Ten Ways Your Divorce Makes You Better Than Before

I don’t think anyone ever responds to the childhood question, “What do you want to be when you grow up?” with “Divorced.” Yet, for many of us, the end of a marriage does become part of our life story. I know I don’t have to point out the downsides of divorce to you; after all, they have a way of speaking for themselves.

But what about the upsides? What about the ways that your divorce, even if it was of the unwanted or malignant variety, has made you better than before?

Because whether you realize it or not, divorce (like many other life challenges) has changed you. Shaped you. Strengthened you.

Its harsh grit has left you polished. Its demands have made you grow. And the pain has left its mark.

You aren’t the same person you were before. You’re better.

Maturity

You may have to be a legal adult to get married, but there are no tests for maturity before we pledge our lives wed to another. And in many cases, we enter our first marriages still children in many ways. Perhaps we placed too much faith in the idea of soul mates and happily ever after. Maybe we didn’t fully appreciate the effort that marriage requires. And possibly we still carried childhood wounds and patterns into our marriages rather than assuming adult responsibility for our own responses.

Divorce is like a drill sergeant yelling, “Grow up!” into your tear-streamed face. It leaves no room for childhood fantasies and overdependence on others. It requires that you put on your big-girl panties or big-boy briefs. Maybe for the first time in your life.

Confidence

In the beginning, divorce saps your confidence. You may be feeling defeated because you couldn’t hold your marriage together. If an affair was part of your divorce story, you’re wondering what the new partner had that you do not. And once you face the dating scene again, yet older and saggier than before, your self-doubt grows.

However, that’s only part of the story.

Because whenever you successfully complete something that you thought you could not do, you gain confidence. Whenever you have to reframe your assumptions about your weaknesses and limitations, you fuel belief in yourself. Whenever you face your fears and survive, you acquire strength. And whenever you come through a struggle bruised and battered yet without giving up, you build trust in your abilities. And divorce certainly provides these opportunities in spades.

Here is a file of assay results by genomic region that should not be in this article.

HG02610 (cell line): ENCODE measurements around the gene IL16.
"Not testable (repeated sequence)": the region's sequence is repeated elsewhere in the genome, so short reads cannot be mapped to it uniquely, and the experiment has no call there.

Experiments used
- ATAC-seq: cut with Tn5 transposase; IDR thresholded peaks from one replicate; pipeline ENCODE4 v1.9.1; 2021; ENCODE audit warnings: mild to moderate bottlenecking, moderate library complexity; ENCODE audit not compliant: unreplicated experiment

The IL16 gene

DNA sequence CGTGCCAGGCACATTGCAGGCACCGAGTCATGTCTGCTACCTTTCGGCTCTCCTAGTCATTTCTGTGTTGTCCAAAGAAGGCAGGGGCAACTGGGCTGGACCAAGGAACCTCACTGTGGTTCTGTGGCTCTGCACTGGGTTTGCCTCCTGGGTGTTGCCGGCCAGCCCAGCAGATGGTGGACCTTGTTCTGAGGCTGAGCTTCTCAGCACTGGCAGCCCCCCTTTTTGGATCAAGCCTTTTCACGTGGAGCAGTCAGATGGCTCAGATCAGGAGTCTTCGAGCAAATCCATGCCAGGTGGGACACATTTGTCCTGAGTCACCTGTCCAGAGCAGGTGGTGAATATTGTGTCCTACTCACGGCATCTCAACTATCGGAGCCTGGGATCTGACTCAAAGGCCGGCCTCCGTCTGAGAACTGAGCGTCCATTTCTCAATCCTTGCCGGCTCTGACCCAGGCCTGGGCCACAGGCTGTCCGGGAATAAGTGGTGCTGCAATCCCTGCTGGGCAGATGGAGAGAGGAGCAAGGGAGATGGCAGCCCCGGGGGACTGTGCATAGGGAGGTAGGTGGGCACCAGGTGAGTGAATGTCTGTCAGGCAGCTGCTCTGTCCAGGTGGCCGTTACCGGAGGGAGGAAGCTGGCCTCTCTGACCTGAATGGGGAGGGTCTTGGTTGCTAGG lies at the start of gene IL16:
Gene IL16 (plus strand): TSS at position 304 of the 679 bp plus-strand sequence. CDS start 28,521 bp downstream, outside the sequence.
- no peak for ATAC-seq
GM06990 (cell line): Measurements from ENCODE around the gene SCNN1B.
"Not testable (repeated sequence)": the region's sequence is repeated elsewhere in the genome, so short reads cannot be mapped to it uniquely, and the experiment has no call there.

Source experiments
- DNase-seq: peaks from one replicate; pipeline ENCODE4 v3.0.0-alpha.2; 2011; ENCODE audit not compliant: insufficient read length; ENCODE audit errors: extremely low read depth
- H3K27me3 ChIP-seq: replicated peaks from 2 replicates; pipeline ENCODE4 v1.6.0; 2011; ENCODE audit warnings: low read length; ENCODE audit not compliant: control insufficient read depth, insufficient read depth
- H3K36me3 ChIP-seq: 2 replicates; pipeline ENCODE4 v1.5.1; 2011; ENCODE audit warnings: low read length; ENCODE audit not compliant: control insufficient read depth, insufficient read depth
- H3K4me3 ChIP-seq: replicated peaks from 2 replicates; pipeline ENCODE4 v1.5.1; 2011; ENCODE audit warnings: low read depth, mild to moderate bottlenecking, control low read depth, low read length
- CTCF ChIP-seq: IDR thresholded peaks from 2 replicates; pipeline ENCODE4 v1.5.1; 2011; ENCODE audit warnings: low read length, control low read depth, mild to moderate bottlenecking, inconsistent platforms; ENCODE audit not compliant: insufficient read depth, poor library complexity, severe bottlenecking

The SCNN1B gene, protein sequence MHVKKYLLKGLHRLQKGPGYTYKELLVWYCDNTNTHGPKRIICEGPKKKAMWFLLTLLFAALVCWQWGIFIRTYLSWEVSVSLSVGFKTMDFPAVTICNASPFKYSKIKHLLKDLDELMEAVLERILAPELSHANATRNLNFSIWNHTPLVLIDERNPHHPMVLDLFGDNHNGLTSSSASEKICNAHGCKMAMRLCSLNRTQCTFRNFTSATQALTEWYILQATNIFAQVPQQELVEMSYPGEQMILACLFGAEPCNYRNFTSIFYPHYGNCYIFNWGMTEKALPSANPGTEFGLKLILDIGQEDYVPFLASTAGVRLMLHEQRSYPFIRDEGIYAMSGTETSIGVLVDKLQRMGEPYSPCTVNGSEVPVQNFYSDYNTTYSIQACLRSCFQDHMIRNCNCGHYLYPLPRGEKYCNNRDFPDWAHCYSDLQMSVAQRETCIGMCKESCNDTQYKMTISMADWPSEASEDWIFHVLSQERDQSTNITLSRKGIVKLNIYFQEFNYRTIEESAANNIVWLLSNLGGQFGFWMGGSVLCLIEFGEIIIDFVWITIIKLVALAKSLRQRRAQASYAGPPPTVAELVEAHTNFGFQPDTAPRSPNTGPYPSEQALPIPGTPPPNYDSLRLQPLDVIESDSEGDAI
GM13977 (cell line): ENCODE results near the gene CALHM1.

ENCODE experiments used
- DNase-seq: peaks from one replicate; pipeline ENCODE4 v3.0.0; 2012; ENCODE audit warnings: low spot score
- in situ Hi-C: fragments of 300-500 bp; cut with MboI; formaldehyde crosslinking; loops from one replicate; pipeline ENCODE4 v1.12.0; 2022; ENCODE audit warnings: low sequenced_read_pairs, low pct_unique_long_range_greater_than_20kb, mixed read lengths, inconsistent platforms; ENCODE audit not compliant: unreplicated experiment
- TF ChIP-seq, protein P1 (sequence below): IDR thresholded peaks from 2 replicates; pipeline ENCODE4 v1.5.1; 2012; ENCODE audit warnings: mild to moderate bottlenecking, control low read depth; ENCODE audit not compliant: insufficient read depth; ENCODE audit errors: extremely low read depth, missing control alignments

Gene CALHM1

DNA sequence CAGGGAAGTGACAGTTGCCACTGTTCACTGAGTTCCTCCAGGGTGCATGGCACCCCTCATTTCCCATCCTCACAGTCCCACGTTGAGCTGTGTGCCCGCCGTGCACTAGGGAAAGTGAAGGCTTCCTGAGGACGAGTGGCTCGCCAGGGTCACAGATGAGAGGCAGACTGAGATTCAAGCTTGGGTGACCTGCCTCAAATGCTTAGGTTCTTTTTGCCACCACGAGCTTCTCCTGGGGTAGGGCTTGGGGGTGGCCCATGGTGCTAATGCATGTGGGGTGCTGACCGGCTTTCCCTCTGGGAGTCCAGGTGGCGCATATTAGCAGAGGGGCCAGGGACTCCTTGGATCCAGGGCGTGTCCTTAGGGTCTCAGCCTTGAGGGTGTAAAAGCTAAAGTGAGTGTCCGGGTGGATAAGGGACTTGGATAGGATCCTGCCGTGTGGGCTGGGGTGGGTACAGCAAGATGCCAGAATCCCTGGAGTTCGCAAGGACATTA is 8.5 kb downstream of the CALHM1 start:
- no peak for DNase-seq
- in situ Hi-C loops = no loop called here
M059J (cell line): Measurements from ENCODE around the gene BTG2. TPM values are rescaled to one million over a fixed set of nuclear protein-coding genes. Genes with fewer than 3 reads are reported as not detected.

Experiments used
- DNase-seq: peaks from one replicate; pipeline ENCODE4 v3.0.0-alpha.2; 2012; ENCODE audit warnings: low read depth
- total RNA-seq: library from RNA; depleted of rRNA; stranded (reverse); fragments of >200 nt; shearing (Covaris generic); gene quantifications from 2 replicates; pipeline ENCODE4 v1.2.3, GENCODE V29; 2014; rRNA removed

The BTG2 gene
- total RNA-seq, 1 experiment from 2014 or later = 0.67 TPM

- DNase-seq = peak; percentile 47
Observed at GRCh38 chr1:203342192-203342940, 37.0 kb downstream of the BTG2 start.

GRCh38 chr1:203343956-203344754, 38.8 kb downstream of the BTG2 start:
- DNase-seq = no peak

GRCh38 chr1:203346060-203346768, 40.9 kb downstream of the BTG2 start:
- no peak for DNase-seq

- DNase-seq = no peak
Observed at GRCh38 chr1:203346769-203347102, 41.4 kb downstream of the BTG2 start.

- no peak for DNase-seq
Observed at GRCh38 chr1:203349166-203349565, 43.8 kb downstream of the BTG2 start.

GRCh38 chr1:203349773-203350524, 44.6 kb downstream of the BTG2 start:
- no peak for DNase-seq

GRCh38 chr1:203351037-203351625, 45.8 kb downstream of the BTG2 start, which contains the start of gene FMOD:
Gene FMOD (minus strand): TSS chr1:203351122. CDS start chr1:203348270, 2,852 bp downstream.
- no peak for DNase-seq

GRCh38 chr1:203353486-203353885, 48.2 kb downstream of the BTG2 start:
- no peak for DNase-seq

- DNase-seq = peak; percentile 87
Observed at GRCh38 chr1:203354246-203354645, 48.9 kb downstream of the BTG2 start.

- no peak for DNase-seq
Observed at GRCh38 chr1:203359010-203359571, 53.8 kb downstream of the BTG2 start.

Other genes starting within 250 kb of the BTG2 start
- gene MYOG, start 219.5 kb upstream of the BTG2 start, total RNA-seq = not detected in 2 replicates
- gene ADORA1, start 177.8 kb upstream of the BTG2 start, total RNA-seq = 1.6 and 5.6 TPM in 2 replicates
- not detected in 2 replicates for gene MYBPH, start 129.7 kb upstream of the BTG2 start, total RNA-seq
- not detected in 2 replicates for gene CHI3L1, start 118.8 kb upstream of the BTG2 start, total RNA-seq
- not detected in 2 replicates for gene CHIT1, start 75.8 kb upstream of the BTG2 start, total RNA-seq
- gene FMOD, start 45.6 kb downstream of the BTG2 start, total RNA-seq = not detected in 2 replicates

Perspective

The only way to truly understand something is to first walk through it and then step back and look upon it from a distance. There’s a reason that some of the best marriage advice comes from people who have been divorced – they know the beginning, the middle and what can lead to end in a way that those only speaking from within cannot fathom.

As time goes on, and your divorce moves further back in the rearview mirror, you will be able to see patterns less clouded by emotion and cluttering detail. That perspective gives you information that you can use to change your own behaviors and to improve your future relationships.

Gratitude

When you lose everything, you take nothing for granted. With divorce, you lose your past memories, your present marriage and your future dreams. If you’re like me, you also lost so much more, left with nothing but your clothes and your determination to survive.

And as the dust settles, you will find an increased thankfulness for the friends that stepped up and stood by. You will treasure every day where the smiles outnumber the tears. And you will retain that gratitude even as the pain fades because once you have felt rock bottom, you appreciate everything that lifts you up.

wrapping paper

Empathy

When you have felt pain, you honor and respect that pain in others. The end of a marriage makes you more empathetic towards people facing any kind of loss. As you move towards acceptance and forgiveness of your situation and your ex, you develop your ability to see more than one viewpoint and to consider the feelings of others.

Divorce also wipes away the ego that demands that it’s shameful to ask for help. And once you’ve needed and accepted that help yourself, you’re better equipped to render aid to others.

Responsibility

It’s all too easy to unwittingly put the responsibility for our life in our spouse’s hands. We may look to them to provide our happiness. We may lean on them when we are upset or having difficulty with a decision. It’s good to be interdependent, yet divorce requires that you learn to be independent.

When you walk out of that courtroom, your life is your hands. You no longer have a co-captain, you’re driving alone. One of the first areas you have to assume responsibility for is your own well-being. You can’t outsource healing; you have to do it yourself. It’s scary taking on all of the responsibility yourself. Yet it also empowering. Because what you own, you can change. It’s your life now.

Humility

Divorce is a harsh lesson in our limitations. It teaches us that no matter how much we want something to be true, we cannot force it into being. It’s a wake-up call that we all make mistakes and we all make choices whose consequences may be much greater than we ever imagined. You may have been one of the divorce-deniers, now forced to admit that it can happen to anyone.

The reality-slap of the end of a marriage helps you embrace acceptance while limiting expectations.

Fortitude

The journey of divorce is an arduous one, taking much longer and with more setbacks than any of us imagined before we took that first step. It has many moments of false-hope when we think the worst is behind us, only to find that we are snapped back yet again to the depths of hopelessness.